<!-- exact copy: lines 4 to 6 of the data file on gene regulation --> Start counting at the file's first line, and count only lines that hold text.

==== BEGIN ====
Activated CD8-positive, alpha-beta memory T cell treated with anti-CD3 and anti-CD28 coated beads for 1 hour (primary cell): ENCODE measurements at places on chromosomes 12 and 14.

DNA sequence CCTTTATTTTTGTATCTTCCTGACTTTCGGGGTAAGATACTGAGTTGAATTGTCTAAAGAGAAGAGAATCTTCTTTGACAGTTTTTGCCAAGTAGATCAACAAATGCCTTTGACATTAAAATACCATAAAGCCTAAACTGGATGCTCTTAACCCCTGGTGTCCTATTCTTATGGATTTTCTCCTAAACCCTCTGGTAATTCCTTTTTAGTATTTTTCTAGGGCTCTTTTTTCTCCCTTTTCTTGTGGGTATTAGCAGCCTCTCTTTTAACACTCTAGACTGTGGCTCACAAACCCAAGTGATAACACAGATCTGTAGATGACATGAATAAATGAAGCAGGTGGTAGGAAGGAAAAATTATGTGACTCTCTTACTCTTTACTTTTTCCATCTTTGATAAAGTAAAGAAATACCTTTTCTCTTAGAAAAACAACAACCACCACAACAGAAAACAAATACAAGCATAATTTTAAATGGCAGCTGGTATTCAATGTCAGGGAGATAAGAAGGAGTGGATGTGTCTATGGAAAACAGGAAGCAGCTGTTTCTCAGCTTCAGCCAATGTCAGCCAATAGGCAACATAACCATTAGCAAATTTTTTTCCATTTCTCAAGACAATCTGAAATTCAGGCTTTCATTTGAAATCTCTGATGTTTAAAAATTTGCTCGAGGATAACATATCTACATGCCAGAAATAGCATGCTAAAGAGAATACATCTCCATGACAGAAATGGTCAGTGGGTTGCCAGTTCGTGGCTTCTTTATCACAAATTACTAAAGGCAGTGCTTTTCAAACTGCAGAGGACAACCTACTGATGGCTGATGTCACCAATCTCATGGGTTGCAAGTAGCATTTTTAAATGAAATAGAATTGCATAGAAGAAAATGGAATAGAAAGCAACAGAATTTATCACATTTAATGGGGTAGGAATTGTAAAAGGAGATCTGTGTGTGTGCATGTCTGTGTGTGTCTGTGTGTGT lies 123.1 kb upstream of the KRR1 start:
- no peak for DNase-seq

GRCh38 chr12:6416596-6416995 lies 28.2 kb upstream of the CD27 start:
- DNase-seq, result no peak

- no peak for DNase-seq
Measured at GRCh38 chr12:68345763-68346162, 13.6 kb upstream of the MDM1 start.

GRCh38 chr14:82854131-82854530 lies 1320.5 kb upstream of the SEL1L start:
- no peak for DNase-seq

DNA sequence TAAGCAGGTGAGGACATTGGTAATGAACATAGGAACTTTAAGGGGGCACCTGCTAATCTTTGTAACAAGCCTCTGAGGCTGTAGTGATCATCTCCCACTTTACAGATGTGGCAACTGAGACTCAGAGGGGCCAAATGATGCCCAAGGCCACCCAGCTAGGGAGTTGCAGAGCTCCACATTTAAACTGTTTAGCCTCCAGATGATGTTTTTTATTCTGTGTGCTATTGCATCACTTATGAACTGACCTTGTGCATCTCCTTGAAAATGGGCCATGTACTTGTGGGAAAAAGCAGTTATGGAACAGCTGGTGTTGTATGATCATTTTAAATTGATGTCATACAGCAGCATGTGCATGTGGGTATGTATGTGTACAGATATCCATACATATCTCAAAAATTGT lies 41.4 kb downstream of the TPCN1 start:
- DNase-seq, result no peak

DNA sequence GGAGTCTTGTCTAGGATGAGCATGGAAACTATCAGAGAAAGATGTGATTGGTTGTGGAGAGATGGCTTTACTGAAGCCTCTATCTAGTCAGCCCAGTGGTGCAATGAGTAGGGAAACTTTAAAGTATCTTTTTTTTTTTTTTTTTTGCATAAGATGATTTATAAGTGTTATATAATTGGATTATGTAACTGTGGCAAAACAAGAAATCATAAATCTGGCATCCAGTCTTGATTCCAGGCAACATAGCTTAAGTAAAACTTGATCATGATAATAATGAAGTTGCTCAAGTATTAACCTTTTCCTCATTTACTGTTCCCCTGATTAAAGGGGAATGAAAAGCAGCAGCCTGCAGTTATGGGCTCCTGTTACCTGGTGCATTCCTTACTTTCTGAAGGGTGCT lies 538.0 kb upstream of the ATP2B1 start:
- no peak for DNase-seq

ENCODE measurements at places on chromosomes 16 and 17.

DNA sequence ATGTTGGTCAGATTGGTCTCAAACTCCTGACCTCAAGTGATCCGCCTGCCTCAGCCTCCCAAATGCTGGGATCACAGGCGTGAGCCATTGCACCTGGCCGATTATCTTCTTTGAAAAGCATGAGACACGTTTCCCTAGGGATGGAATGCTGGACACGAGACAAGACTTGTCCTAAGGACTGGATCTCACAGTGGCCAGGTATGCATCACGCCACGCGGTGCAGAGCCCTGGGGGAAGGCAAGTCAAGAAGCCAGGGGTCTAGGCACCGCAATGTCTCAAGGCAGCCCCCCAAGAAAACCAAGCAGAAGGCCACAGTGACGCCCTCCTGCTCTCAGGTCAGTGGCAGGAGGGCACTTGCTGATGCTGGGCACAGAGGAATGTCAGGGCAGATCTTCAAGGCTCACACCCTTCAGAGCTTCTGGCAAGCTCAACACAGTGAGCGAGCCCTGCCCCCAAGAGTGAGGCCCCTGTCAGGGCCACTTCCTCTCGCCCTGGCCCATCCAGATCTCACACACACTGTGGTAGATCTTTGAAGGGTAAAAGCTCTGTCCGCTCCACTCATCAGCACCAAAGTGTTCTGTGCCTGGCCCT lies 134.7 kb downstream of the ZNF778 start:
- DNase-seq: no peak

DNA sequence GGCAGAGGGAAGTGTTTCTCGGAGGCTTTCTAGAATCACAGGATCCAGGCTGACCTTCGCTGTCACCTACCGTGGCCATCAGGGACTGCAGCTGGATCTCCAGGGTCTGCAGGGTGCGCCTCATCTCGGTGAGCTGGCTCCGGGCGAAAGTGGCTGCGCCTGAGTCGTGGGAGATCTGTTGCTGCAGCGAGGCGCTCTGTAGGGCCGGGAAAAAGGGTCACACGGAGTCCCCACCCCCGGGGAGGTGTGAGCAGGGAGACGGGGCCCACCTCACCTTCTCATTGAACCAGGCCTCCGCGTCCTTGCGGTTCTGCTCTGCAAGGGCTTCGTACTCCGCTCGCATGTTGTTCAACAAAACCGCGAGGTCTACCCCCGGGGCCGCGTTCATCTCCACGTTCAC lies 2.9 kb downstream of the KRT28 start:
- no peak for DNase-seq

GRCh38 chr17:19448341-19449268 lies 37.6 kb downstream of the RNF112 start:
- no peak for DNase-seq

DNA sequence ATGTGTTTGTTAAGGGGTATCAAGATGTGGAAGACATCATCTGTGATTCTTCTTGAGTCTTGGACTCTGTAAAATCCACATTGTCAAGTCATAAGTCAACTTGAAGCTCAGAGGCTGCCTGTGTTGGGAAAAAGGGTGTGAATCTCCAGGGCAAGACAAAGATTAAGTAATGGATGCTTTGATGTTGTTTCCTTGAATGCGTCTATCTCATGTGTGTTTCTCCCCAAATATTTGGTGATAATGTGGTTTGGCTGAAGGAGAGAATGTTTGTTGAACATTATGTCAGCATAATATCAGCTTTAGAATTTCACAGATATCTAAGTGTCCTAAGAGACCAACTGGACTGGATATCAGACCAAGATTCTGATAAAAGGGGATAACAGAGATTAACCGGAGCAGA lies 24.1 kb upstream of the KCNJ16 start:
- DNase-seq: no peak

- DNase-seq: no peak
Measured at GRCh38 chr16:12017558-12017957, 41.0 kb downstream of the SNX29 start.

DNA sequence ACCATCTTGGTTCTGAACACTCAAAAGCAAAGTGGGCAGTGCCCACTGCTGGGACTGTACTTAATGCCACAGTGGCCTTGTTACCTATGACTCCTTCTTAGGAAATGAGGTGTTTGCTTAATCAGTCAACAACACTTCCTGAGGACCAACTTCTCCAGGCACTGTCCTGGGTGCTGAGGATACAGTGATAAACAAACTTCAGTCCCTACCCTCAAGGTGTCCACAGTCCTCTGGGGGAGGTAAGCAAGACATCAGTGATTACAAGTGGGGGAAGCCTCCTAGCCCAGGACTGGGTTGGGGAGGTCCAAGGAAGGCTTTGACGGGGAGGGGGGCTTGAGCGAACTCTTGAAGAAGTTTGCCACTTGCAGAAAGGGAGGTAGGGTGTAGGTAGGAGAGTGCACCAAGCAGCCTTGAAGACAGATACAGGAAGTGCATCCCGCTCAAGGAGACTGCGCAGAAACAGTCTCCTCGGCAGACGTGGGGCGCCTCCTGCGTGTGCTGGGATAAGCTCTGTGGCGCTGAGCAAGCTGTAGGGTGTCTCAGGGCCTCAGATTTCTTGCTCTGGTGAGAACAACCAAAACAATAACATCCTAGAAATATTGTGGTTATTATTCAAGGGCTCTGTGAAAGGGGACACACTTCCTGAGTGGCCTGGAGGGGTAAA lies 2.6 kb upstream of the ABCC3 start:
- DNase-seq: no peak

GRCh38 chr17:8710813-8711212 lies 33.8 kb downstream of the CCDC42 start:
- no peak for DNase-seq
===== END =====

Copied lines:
GRCh38 chr12:6416596-6416995 lies 28.2 kb upstream of the CD27 start:
- DNase-seq, result no peak

- no peak for DNase-seq